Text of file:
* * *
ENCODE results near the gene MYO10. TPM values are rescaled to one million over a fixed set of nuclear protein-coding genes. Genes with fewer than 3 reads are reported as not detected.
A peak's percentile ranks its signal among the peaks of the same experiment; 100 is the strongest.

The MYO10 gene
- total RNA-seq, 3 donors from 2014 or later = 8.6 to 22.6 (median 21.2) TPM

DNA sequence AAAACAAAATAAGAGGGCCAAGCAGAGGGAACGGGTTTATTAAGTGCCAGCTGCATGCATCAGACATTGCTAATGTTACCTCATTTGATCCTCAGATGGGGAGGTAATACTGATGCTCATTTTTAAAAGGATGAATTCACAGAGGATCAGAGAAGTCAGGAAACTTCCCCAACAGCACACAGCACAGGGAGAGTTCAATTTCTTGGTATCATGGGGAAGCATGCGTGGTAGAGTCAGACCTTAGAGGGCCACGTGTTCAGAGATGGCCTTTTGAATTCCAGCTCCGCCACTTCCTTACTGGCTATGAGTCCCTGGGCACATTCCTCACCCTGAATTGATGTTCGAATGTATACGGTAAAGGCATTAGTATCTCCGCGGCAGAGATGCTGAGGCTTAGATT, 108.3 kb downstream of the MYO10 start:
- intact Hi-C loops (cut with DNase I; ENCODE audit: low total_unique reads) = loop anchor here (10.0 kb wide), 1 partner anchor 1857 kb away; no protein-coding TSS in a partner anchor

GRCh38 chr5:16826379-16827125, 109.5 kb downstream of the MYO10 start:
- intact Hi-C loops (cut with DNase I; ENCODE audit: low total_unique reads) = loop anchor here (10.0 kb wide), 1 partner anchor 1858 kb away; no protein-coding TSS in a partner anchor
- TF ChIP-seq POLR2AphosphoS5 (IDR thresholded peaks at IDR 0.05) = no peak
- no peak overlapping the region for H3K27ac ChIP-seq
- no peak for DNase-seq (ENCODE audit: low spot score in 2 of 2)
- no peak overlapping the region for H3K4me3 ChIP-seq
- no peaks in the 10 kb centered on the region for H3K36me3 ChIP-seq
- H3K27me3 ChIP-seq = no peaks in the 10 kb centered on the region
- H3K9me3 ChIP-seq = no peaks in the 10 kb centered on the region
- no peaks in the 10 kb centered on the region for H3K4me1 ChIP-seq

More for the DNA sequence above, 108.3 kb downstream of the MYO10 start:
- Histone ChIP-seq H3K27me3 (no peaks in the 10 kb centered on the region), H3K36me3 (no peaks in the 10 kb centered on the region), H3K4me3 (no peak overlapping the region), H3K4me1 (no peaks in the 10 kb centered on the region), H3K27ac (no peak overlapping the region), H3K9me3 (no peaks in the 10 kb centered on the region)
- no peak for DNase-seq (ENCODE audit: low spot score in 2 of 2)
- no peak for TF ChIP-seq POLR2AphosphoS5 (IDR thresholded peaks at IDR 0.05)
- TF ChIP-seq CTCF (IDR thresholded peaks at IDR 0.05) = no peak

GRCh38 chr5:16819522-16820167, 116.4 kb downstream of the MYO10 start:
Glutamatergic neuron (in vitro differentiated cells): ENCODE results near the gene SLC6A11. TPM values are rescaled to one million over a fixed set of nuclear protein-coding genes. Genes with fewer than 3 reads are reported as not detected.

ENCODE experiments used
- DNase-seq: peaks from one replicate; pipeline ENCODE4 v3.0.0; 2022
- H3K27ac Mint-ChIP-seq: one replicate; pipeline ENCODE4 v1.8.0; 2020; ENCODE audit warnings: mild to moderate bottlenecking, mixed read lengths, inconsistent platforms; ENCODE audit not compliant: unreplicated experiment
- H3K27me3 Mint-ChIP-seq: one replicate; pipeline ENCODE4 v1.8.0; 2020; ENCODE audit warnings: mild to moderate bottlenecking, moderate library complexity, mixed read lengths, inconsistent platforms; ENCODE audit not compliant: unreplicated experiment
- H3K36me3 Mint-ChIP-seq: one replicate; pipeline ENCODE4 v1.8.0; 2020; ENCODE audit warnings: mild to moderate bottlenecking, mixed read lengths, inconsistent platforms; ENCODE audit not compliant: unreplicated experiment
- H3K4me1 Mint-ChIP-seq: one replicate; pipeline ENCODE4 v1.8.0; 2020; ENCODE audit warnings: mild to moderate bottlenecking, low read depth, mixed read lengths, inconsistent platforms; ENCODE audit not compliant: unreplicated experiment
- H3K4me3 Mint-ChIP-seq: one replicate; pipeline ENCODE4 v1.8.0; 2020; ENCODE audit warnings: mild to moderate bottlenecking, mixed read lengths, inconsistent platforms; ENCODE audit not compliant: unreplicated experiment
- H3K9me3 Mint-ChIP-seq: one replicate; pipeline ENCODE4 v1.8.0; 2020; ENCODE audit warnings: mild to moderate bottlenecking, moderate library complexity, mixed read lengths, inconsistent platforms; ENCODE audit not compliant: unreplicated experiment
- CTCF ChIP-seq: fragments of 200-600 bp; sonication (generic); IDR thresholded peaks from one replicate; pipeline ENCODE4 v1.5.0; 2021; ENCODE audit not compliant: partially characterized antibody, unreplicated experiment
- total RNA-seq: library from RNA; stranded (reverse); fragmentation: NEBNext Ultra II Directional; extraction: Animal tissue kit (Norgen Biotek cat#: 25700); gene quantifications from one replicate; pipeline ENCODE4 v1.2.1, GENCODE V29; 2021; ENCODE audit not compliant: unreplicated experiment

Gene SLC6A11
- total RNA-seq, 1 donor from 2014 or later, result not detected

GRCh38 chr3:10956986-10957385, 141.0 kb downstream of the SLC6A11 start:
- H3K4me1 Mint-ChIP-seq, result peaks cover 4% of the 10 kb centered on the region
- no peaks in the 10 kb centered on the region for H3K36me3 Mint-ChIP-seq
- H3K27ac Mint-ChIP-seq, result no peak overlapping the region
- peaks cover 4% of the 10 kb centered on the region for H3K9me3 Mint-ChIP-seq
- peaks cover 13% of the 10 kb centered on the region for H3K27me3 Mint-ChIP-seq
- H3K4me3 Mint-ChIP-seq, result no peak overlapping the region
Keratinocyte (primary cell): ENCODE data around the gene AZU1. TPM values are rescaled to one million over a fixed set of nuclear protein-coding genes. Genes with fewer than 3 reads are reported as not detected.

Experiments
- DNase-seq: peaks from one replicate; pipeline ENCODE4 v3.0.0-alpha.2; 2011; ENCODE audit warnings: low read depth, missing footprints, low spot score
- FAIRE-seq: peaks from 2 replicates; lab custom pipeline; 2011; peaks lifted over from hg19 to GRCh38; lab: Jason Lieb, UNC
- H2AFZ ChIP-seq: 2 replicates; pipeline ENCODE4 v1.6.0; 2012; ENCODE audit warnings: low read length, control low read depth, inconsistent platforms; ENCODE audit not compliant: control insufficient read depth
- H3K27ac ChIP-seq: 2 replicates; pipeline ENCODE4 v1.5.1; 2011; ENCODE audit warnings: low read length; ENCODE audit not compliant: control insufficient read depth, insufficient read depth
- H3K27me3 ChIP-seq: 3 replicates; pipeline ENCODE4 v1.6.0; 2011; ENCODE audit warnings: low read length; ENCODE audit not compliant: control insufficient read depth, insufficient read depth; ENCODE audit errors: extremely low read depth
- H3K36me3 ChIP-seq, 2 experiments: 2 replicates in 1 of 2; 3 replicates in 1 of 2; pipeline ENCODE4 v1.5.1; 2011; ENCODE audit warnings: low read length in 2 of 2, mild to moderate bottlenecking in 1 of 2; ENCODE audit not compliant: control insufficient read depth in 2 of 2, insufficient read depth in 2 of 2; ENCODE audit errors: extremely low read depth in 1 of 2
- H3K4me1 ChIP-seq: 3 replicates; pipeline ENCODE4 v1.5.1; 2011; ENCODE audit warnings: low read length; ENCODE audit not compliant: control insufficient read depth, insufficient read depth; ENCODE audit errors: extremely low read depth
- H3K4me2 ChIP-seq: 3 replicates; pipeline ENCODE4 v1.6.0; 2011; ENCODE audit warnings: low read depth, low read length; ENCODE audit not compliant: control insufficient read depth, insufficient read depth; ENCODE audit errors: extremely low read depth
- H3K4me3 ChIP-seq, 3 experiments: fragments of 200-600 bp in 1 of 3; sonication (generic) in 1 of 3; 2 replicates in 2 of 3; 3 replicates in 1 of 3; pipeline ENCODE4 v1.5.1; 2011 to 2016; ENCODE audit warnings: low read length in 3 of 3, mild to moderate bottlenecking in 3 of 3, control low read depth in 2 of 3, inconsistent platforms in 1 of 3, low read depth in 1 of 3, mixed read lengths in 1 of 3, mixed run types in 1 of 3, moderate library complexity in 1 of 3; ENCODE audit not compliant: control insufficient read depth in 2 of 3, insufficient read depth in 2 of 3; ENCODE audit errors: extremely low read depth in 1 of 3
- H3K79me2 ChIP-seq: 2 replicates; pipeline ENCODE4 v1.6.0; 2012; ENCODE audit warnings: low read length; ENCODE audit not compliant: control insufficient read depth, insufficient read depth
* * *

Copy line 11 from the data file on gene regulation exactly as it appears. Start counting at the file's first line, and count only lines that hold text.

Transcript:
- no peak for DNase-seq (ENCODE audit: low spot score in 2 of 2)